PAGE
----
The Slatest

Atlanta Mayor Calls Arbery Killing a “Lynching,” Says Trump Rhetoric Emboldens Racists

Keisha Lance Bottoms speaks at a podium
Mayor Keisha Lance Bottoms at the St. Regis in Atlanta on June 17. Marcus Ingram/Getty Images

Atlanta Mayor Keisha Lance Bottoms characterized the killing of 25-year-old Ahmaud Arbery as a lynching while she also blasted President Donald Trump for his rhetoric that gives racists a green light to act on their worst impulses. “It is heartbreaking. It’s 2020, and this was a lynching of an African American man,” Bottoms said on CNN’s State of the Union.

Bottoms, who is seen as a rising star in the Democratic Party and has been mentioned as a possible running mate for Joe Biden, went on to say that the killing was “part of this bigger issue” in the country that can be traced back to Washington. “With the rhetoric that we hear coming out of the White House, in so many ways, I think many who are prone to being racist are given permission to do it in an overt way that we otherwise would not see in 2020,” she said. Bottoms agrees with those who say that Gregory McMichael and his son Travis McMichael were only arrested and charged with murder because the video of the killing was made public. “I think had we not seen that video, I don’t believe that they would be charged,” Bottoms said. The pair were arrested last week, more than two months after Arbery was killed in Brunswick, Georgia, on Feb. 23.

Arbery’s mother agrees with that assessment and said that even though her son was “hunted down and killed like an animal,” if it weren’t for the video being made public, the investigation into her son’s death would have been very different. “I honestly think that if we didn’t get national attention to it, my son’s death would have actually been a cover-up,” Wanda Cooper Jones said in an interview that aired Friday.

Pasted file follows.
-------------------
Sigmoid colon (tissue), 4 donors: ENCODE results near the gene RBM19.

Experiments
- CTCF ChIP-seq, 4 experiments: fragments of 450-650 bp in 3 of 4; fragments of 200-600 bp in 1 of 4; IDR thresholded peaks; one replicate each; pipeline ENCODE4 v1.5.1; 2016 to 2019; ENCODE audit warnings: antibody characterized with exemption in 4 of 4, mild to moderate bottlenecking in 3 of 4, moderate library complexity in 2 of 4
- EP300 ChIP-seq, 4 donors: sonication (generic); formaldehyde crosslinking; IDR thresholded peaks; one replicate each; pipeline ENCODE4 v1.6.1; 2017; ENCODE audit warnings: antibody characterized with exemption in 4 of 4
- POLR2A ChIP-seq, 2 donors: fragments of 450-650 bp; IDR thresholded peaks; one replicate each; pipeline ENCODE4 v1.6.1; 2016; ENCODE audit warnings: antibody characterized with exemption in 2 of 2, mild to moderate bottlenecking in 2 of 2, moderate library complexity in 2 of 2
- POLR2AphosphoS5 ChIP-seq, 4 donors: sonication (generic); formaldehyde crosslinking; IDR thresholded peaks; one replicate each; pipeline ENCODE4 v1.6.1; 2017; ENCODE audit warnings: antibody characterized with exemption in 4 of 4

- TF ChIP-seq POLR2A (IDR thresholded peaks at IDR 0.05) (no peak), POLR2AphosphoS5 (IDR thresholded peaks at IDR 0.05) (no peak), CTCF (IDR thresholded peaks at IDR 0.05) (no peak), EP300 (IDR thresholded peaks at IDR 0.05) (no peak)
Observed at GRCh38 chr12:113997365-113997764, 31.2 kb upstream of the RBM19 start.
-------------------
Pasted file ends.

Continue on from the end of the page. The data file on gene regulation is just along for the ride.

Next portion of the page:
Bottoms said that when local law enforcement fails, the Justice Department is supposed to be a “backstop” to make sure “people are appropriately prosecuted.” But that isn’t happening right now because “we don’t have that leadership at the top.” Bottoms went on to say her immediate family is not feeling safe these days. “I have four kids, three of whom are African American boys,” she said. “They are afraid, they are angry.”

The Georgia Bureau of Investigation said Sunday that it was investigating a threat made on Facebook against “future protests related to Ahmaud Arbery.” That came a day after it was revealed that investigators are reviewing additional video from the neighborhood where the shooting took place.

The attorney of the man who recorded the video of Arbery’s killing said Saturday that his client is receiving threats that coincide with authorities announcing that he is also under investigation. William “Roddie” Bryan shared the 36-second video with police that was later described as a key piece of evidence. “Mr. Bryan videotaped what was going on and because he did that, there is a prosecution,” Kevin Gough said. “If he had not videotaped that incident, the only person who really could speak to what happened is dead and we’ll never have that opportunity. That video is the prosecution.” Gough said Bryan was not aware he was being investigated until officials announced it Friday.